- On average, over 205 billion emails are sent per year
- The average office worker gets 121 emails per day and spends as much as 6.3 hours each day checking his personal and business messages.
However, does quantity mean quantity, especially when we’re considering the effectiveness of email marketing? Well, yes and no.
In spite of these dismal-seeming numbers, however, companies see, on average, a 4,300% return on their investments in email marketing. B2B marketers, in particular, say that email is their top revenue-generating tool.
When communicating with consumers, remember that most prefer e-mail over all other communication channels when interacting with brands and businesses.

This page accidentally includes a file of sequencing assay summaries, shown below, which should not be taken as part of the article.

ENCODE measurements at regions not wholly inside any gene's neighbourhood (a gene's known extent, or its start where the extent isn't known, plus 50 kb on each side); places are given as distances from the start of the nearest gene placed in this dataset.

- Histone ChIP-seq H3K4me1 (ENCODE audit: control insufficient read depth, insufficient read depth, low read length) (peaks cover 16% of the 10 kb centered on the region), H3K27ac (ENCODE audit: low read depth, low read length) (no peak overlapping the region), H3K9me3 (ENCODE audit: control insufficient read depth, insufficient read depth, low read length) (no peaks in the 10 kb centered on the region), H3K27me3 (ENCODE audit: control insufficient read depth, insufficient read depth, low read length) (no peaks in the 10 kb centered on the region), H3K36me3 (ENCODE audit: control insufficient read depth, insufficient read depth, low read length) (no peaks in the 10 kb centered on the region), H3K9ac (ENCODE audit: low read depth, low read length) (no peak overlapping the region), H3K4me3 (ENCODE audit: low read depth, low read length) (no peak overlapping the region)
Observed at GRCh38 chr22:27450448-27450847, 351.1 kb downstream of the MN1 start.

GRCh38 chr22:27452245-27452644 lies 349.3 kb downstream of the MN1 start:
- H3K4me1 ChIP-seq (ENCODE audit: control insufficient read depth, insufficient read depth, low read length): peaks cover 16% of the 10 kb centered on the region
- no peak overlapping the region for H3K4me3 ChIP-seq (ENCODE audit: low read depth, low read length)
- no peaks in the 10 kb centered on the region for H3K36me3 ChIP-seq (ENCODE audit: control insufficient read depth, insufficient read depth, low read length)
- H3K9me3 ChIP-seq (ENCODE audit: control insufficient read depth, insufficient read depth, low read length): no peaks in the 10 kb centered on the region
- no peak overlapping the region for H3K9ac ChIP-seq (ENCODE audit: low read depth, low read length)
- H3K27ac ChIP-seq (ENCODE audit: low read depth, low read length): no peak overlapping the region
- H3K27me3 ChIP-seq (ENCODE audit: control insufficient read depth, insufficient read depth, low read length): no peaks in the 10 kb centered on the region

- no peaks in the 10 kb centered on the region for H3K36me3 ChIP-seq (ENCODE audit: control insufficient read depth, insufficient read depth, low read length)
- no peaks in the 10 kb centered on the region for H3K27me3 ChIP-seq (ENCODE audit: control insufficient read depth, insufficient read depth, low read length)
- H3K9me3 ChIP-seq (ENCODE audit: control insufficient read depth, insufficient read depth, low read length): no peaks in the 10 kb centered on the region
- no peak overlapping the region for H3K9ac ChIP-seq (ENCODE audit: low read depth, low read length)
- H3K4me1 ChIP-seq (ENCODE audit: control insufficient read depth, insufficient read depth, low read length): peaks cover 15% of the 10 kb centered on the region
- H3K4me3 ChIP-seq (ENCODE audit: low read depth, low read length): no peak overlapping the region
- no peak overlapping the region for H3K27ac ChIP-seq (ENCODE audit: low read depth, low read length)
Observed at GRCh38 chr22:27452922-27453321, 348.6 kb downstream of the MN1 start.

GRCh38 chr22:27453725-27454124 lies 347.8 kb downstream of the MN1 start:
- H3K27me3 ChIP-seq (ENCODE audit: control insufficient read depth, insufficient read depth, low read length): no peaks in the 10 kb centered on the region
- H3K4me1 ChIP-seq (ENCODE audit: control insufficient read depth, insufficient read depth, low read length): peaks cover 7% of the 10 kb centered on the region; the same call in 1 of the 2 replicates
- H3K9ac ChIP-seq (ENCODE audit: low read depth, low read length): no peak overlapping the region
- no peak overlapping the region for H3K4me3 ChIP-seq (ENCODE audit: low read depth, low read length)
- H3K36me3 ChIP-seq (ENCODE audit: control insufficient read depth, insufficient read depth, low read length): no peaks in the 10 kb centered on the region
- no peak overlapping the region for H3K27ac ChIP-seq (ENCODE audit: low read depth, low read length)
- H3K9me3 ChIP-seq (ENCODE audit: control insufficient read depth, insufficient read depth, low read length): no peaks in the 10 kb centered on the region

However, due to the skeptical nature of consumers, who think that one primary markers of a trustworthy seller is whether they have a professional email address or not, it’s important that you maintain a professional front when sending business-related emails.
Social Media Marketing
The sheer number of social media platforms can become overwhelming, but don’t neglect this aspect when you design your digital marketing portfolio.
In 2015, only 13% of small businesses reported that they use social media for communicating with customers, but given the growth in spending by small business owners in this area, it’s clear that many are wising up to the fact that social media marketing is essential to business success.
Facebook has been and continues to be the #1 social media platform in the world with, on average, 2.01 billion monthly active users and 1.32 billion daily users.